0

I am to formulate sections about successorship in by-laws. It's a bilingual document. The non-english version is crisp and clear, however, despite having decent knowledge of the English language it's not my mother tongue, and I struggle with proper phrasing.

The general idea is to try very hard to find a successor for an unexpectedly quitting partner.

If a partner quits and no successor had been appointed,

  1. the eldest member of the board, or, if not applicable,
  2. the next-eldest member of the board, respectively, or, if not applicable,
  3. the eldest associate, or, if not applicable,
  4. the next-eldest associate, respectively, or, if not applicable,

[goes on and goes on]

is promoted to a partner.

The section should work like this: First try to appoint the eldest member (1). If he declines or does not match certain criteria (not discussed here), the second eldest member is tried, then the third eldest member and so on (2) until a successor is found or search is exhausted.

If and only if following (1) and (2) didn't come up with a successor, (3) kicks in and tries the eldest associate, then (4) with the second-eldest, third-eldest etc. until found or exhausted.

At any rate, the search shall stop in (2) or (4) as soon as a suitable successor is found.

Therefore, I used the word respectively but it sounds wrong as it means: Map each X to a previously mentioned distinct Y.

This is not the case. If X is the potential successor, there is no Y for each X.

I also tried each instead of respectively making matters even worse, now sounding whether every person listed in the section will become successor of the quit partner.

So how would I phrase the mentioned successorship rules such that they stay clear, brief and crisp, and straightforwardly convey to an English reader that the search will end as soon as the first eligible successor has been found?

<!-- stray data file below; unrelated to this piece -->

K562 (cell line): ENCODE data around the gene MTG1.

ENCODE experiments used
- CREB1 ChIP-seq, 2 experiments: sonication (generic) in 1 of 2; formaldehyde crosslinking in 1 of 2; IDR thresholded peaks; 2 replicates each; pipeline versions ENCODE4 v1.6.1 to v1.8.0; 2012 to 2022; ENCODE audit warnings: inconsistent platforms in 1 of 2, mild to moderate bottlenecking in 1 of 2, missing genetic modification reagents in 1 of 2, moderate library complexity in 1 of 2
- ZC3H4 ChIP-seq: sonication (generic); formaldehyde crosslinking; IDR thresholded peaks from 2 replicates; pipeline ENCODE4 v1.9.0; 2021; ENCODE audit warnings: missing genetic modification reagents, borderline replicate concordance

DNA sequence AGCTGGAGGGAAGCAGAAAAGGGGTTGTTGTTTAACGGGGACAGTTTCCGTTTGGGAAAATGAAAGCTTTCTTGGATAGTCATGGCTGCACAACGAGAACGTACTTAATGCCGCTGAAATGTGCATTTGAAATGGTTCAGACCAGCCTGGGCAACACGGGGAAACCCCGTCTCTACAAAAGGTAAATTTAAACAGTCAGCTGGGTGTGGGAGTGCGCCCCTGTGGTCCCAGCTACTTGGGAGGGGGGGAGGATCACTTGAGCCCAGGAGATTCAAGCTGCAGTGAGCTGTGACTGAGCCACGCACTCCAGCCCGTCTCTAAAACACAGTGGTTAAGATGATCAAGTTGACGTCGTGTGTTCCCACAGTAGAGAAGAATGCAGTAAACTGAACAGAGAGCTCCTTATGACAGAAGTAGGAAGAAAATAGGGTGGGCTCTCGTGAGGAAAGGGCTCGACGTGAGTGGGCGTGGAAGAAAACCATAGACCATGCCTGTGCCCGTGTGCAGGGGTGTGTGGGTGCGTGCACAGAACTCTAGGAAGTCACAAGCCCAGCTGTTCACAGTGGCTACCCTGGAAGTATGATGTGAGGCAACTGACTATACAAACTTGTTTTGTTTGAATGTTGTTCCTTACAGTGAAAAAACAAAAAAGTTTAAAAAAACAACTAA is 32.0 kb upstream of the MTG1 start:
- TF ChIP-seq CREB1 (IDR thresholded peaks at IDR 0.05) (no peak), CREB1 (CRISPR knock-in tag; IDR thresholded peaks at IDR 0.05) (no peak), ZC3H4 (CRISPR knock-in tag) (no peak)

0

1 Answer 1

1

Your explanation appears clear and succinct. Why not use that?

You could say something like...

If a partner quits and no successor had been appointed, the partner is replaced by the first eligible person to accept an offer of partnership made in this order:

  • to a member of the board, chosen in descending order of age
  • to an associate, chosen in descending order of age
  • ...

This specifies the person must be eligible ("match certain criteria" in your question) and must accept the offer. If neither applies, the offer is made to the next in order. The new partner is the first person who matches all the criteria, when the process stops.

This does turn your sentence/list around, putting the "replacement/promotion" wording before the list. I believe this makes it clearer, by setting up all the simple criteria before the complex one of the order in which to make the offer. However the complex ordering is also simplified, by combining (1) and (2) into a single list item, and (3) and (4): just say "of this group, start at the oldest and continue to the youngest".

2
  • Thank you four your hints! So in your point of view using respectively is not wrong here? Your rephrasing indeed makes the intent clearer.
    – aker
    Nov 12, 2022 at 20:22
  • Respectively is definitely wrong, as you explained in your question, which is why I haven't used it.
    – Andrew Leach
    Nov 13, 2022 at 8:36

Your Answer

By clicking “Post Your Answer”, you agree to our terms of service and acknowledge you have read our privacy policy.

Not the answer you're looking for? Browse other questions tagged or ask your own question.